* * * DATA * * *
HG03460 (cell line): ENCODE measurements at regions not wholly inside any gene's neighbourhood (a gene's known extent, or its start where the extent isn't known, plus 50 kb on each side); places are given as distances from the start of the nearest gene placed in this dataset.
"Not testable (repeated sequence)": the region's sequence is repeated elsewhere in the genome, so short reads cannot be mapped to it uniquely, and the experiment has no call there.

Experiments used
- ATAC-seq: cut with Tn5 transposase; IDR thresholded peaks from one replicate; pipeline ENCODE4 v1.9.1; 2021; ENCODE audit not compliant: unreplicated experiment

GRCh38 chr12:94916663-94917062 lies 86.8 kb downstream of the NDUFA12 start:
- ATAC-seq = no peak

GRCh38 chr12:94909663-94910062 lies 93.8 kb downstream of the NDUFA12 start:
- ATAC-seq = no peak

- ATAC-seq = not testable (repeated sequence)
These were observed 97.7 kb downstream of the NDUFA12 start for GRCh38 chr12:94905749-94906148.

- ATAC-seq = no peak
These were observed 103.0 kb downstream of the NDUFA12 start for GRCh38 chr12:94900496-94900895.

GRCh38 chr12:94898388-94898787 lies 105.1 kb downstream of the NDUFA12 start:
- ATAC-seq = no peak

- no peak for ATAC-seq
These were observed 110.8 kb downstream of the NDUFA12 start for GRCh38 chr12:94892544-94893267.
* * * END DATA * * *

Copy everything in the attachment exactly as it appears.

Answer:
HG03460 (cell line): ENCODE measurements at regions not wholly inside any gene's neighbourhood (a gene's known extent, or its start where the extent isn't known, plus 50 kb on each side); places are given as distances from the start of the nearest gene placed in this dataset.
"Not testable (repeated sequence)": the region's sequence is repeated elsewhere in the genome, so short reads cannot be mapped to it uniquely, and the experiment has no call there.

Experiments used
- ATAC-seq: cut with Tn5 transposase; IDR thresholded peaks from one replicate; pipeline ENCODE4 v1.9.1; 2021; ENCODE audit not compliant: unreplicated experiment

GRCh38 chr12:94916663-94917062 lies 86.8 kb downstream of the NDUFA12 start:
- ATAC-seq = no peak

GRCh38 chr12:94909663-94910062 lies 93.8 kb downstream of the NDUFA12 start:
- ATAC-seq = no peak

- ATAC-seq = not testable (repeated sequence)
These were observed 97.7 kb downstream of the NDUFA12 start for GRCh38 chr12:94905749-94906148.

- ATAC-seq = no peak
These were observed 103.0 kb downstream of the NDUFA12 start for GRCh38 chr12:94900496-94900895.

GRCh38 chr12:94898388-94898787 lies 105.1 kb downstream of the NDUFA12 start:
- ATAC-seq = no peak

- no peak for ATAC-seq
These were observed 110.8 kb downstream of the NDUFA12 start for GRCh38 chr12:94892544-94893267.